The defence giant BAE Systems is poised to slash more than 1,000 jobs across three UK shipyards, sparking outrage from politicians and union officials last night.
The jobs are under threat at Govan and Scotstoun in Glasgow, and Portsmouth according to reports. The job losses – set to be formally announced tomorrow according to the BBC – come at a time of huge political sensitivity, particularly in Scotland which is less than a year away from an independence referendum.
The cuts are said to be linked to the completion of the Royal Navy's two new aircraft carriers in 2015 and spiralling costs on the project taking the final bill past £6bn. The BAE's Glasgow yards at Govan and Scotstoun – which employ 3,200 people – have no orders on their books beyond the carriers. About 1,200 are employed in shipbuilding at Portsmouth.
Some of the job losses may be offset by a new contract to build a Type-26 Destroyer, according to reports.
But Scotland's finance secretary, John Swinney, called for "urgent clarity" on the cuts. The shipyard's owner, BAE Systems, said last year that it was considering closing one of its major shipyards as part of a maritime defence review.
Mr Swinney said: "We have been in dialogue for some time with BAE Systems on the issues surrounding the future of the Clyde shipyards. We are awaiting the outcome of BAE's discussions with the Ministry of Defence and are very alert to the situation concerning both yards. We are seeking urgent clarity on the future for both Govan and Scotstoun."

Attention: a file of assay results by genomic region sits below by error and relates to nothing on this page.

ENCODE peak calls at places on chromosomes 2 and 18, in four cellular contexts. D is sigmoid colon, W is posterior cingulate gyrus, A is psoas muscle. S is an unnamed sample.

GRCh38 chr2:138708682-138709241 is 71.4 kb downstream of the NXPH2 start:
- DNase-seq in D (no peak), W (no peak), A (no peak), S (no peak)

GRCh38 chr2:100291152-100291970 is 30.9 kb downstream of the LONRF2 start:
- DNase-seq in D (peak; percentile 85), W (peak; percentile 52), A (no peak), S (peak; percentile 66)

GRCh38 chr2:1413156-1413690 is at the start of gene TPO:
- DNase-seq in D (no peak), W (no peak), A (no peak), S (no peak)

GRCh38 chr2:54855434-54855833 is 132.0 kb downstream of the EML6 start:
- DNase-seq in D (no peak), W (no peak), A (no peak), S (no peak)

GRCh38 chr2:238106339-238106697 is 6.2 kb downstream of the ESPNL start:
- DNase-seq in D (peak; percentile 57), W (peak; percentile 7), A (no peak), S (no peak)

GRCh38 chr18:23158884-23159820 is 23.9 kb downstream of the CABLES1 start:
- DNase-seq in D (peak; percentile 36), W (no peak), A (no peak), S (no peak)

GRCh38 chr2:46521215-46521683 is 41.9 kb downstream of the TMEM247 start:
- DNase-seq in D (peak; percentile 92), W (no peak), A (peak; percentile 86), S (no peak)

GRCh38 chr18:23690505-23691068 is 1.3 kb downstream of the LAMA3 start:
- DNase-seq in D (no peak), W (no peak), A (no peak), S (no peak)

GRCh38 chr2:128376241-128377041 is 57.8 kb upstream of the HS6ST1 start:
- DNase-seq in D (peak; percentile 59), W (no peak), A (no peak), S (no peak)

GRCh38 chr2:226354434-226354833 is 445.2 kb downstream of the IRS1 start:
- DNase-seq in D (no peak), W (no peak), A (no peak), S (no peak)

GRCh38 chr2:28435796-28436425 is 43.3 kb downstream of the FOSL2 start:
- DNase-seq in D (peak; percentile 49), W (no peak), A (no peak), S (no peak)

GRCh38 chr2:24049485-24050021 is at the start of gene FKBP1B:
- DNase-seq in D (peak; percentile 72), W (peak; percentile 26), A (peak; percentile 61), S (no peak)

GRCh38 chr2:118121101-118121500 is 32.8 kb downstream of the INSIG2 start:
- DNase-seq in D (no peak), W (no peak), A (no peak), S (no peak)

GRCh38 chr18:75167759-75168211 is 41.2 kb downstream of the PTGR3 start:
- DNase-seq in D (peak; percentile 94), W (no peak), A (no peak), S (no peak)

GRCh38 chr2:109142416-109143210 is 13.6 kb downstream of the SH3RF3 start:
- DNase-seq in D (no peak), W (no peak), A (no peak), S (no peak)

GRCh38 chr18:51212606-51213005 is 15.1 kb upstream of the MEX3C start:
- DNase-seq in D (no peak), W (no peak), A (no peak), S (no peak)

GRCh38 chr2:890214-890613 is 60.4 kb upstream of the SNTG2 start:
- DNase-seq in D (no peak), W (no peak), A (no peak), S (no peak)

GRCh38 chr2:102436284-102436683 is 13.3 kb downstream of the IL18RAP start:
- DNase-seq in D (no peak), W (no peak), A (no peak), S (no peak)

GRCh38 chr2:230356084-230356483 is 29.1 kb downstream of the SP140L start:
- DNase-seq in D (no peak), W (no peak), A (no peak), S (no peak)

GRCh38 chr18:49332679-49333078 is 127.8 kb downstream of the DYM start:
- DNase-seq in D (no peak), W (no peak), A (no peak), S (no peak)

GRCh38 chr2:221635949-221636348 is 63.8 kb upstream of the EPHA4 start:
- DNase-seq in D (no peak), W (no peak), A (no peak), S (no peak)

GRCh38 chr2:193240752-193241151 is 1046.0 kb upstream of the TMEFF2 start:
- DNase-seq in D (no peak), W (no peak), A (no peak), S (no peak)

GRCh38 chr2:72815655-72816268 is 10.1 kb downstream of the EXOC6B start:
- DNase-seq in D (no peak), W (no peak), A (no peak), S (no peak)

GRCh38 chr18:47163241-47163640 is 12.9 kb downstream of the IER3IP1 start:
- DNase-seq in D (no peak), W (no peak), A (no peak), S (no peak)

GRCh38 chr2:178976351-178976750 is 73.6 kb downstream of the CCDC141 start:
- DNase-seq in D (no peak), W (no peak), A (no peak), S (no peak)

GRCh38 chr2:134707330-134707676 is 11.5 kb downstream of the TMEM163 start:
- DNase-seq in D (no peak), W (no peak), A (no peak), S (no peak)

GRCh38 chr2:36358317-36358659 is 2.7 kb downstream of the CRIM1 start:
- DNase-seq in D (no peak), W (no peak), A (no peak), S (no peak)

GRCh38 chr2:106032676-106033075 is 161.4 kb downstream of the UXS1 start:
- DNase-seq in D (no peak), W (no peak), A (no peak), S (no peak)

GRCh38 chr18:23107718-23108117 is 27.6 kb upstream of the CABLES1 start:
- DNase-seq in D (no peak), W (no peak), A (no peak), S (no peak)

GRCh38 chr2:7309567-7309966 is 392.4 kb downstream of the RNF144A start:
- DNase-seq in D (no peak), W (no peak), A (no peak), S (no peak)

A BAE spokeswoman declined to comment on the job cuts but added: "We continue to work closely with the Ministry of Defence to explore all possible options to determine how best to sustain the capability to deliver complex warships in the UK in the future. This work is ongoing and we are committed to keeping our employees and trade unions informed as it progresses."
Speculation that Govan is being lined up for closure mounted last weekend with the announcement that five cranes at the yard are to be decommissioned, although the historic yard is safe according to the BBC. BAE said the crane move was unrelated to the review.
Scottish Labour leader, Johann Lamont, said: "Shipbuilding is part of Scotland and everything must be done to ensure shipbuilding on the Clyde continues. This will be a particularly worrying time for the workforce and their families but I will work with anyone to make sure we can keep these jobs."
Hugh Scullion, general secretary of the Confederation of Shipbuilding and Engineering Unions, said the union would hold talks with senior BAE Systems executives early next week to "examine the business case of the forthcoming announcement".
"Now is not the time for idle speculation or indeed party political point scoring, this is the future of an industry and we need to know from the company and the Government directly what their plans for the future of UK shipbuilding are," he said.